So some areas become less valuable and some areas become more valuable. The overall value of real estate doesn't change. The most claimed effect of AGW, the loss of real estate, does happen, but the real estate when it is finally lost is almost valueless. Meanwhile, real estate less susceptible to sea level rise increases in value. In this scenario, there is no significant net cost to the sea level rise of global warming as a result. The city remains in more or less the same spot it was in.

            This leads to one of my predictions in this area. Namely, that for most of the world, we will not actually be significantly inconvenienced by the effects of global warming. That's because our societies are so fluid that they would readily adjust to the effects of global warming in real time.

            • (Score: 2) by mendax on Friday May 16 2014, @09:39PM

              by mendax (2840) on Friday May 16 2014, @09:39PM (#44454)

              This leads to one of my predictions in this area. Namely, that for most of the world, we will not actually be significantly inconvenienced by the effects of global warming. That's because our societies are so fluid that they would readily adjust to the effects of global warming in real time.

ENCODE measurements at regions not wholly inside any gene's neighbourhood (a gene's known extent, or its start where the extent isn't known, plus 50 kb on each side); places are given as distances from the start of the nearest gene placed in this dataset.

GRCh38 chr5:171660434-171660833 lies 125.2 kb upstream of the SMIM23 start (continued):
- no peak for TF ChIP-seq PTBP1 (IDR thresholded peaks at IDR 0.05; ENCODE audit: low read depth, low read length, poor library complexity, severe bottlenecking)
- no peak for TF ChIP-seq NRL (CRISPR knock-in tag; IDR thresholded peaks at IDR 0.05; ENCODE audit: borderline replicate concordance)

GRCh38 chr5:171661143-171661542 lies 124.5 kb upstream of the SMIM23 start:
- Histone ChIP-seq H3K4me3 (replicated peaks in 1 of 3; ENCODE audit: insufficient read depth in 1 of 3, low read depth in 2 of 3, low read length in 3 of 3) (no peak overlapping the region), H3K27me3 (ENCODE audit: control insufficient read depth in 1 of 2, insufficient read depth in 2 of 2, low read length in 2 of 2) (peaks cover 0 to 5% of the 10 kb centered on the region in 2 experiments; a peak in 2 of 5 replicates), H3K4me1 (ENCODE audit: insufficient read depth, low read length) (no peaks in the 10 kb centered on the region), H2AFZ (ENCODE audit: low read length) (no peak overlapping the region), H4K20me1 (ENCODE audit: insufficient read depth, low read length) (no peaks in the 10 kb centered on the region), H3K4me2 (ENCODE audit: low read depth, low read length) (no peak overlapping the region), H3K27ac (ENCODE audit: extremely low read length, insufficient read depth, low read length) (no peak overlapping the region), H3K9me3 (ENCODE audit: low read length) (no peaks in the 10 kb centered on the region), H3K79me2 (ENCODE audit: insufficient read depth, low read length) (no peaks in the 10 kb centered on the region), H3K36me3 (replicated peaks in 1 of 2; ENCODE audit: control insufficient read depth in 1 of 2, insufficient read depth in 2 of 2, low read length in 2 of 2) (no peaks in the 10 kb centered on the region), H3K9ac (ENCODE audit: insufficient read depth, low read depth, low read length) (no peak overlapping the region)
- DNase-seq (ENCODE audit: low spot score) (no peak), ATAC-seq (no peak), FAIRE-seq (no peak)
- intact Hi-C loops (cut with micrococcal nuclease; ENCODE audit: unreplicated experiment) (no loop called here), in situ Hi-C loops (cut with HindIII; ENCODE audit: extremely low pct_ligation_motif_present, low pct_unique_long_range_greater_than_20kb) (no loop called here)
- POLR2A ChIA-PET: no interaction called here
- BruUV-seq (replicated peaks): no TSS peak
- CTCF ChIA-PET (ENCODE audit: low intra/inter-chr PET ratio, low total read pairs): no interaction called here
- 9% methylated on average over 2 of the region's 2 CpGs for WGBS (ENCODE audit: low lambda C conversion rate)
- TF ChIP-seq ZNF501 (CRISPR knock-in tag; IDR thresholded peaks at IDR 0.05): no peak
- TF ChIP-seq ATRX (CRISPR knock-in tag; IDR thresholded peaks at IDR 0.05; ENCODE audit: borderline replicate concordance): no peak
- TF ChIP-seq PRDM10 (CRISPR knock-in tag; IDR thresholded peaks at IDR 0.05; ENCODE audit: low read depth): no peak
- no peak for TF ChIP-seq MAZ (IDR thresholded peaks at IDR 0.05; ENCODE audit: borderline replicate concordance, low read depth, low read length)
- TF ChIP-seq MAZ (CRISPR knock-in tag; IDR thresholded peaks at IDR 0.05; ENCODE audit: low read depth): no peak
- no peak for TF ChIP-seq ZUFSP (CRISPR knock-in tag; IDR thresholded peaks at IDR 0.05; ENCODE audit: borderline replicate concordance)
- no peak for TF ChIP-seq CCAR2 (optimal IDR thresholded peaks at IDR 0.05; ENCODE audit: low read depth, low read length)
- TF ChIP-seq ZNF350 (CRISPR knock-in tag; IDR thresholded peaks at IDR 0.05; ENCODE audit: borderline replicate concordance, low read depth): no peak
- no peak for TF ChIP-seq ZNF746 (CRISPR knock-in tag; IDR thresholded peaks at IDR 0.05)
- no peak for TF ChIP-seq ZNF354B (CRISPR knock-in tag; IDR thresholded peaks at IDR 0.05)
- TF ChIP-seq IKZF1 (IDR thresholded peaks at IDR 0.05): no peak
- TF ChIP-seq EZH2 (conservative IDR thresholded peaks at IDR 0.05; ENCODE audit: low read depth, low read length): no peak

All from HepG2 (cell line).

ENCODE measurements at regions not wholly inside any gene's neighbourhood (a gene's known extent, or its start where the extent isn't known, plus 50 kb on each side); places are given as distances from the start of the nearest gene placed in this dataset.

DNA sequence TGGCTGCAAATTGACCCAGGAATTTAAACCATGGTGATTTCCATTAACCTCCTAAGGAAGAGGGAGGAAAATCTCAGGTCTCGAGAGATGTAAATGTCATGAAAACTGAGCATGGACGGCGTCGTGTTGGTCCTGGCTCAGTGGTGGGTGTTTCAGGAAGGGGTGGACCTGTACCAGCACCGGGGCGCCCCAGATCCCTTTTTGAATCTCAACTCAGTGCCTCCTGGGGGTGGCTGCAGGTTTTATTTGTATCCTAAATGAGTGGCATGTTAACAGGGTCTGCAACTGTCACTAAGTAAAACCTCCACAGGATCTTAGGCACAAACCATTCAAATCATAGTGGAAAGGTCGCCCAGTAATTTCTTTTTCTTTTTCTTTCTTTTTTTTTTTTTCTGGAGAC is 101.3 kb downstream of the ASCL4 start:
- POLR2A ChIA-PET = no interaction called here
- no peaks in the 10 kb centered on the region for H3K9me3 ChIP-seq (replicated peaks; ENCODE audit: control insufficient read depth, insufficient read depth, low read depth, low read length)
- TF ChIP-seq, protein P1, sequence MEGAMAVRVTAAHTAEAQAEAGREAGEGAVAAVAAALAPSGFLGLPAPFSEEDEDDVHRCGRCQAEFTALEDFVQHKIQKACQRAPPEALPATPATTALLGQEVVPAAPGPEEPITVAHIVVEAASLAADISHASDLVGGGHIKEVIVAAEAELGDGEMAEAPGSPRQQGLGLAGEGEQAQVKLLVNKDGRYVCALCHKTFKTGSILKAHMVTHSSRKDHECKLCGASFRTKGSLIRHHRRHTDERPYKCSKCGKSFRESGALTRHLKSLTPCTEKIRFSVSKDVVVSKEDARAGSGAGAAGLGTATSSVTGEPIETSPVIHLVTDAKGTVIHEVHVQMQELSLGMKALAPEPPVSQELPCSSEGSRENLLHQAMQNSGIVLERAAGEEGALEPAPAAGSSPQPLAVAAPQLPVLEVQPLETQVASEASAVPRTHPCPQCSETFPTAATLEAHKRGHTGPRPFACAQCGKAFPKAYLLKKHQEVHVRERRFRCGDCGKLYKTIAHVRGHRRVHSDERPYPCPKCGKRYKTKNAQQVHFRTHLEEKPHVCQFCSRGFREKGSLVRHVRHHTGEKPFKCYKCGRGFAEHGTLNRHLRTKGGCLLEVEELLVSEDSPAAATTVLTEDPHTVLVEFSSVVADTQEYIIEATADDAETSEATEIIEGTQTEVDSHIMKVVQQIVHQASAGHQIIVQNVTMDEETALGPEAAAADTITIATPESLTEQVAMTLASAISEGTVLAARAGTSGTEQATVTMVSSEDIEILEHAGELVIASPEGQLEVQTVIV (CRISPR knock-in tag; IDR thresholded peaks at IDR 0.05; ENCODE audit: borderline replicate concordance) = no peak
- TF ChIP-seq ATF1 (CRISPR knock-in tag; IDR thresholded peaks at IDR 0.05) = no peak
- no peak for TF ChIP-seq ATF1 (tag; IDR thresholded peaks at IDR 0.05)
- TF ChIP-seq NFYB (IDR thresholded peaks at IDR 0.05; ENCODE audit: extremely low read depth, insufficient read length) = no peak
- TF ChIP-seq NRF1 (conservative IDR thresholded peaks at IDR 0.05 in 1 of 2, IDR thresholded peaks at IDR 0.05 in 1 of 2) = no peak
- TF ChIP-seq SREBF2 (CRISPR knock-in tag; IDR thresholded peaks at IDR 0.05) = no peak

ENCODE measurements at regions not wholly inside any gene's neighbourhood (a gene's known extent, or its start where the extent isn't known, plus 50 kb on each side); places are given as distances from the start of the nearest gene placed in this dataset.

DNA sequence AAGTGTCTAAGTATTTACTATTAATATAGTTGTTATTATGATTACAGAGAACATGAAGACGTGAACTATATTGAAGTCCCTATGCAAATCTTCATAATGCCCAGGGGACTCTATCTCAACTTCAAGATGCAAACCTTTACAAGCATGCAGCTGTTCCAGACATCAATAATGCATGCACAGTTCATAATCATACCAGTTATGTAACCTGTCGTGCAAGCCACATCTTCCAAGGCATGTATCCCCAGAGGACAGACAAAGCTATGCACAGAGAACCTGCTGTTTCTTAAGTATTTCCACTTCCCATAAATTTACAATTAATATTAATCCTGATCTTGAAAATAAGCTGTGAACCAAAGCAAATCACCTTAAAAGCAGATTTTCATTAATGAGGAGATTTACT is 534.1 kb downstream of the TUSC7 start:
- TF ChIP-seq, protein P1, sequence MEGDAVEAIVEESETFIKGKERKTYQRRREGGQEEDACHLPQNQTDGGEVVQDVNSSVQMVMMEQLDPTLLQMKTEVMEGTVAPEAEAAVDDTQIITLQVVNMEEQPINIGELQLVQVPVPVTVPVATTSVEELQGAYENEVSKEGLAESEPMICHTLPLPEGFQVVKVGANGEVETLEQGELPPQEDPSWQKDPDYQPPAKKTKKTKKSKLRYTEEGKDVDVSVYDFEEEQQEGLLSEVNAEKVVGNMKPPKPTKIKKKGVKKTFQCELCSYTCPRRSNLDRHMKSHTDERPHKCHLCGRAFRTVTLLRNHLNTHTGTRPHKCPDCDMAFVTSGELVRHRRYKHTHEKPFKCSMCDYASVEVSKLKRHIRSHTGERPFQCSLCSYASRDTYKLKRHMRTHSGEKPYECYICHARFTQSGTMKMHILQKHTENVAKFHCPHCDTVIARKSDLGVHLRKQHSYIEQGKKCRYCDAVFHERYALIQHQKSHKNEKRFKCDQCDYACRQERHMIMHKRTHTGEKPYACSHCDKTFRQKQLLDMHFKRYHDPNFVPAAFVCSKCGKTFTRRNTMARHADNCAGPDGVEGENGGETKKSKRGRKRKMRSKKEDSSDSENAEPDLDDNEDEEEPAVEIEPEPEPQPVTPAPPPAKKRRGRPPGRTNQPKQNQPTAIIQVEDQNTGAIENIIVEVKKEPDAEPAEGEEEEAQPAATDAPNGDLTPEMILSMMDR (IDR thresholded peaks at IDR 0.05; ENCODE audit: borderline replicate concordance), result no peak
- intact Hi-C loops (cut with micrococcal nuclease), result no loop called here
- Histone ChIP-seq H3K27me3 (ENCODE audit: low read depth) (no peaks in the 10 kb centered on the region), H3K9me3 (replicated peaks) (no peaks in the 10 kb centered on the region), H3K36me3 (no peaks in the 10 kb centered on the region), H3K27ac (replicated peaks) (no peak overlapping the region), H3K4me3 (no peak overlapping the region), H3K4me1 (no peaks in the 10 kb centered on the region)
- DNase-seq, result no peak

I hope that you don't eat or that you don't live in California or that you don't live too close to a coastline. The computer models predict a much drier western US, including California. The last two years of drought we've had I suspect are just the beginning of that predicted drier trend. Glaciers worldwide (although not everywhere for some reason) are melting at an alarming rate, raising sea level. If you own beach-front property, I'd dump it and move to a bit higher ground. And humanity is very close to reaching its maximum ability to produce enough food for everyone. More severe droughts and more severe storms are not going to make producing food any easier.

              With regard to New York, there are things they could do although it would be extremely expensive. It's fairly common knowledge that downtown Sacramento is on higher ground than it was originally. Because of its proximity to the Sacramento and American Rivers and the devastating floods it suffered, the city fathers made a decision to raise the street levels by about 3 meters. Existing buildings were not raised. Instead, the ground floors became basements. When Galveston, Texas was pretty much obliterated by a hurricane about 100 years ago, the decision was made to rebuild but the entire island the city was built on was raised. Both of these cities were small and labor was cheap then. Today it is a very different matter and raising Manhattan island, let alone the other New York boroughs would be prohibitive (unless, of course, the Feds wanted to finance it).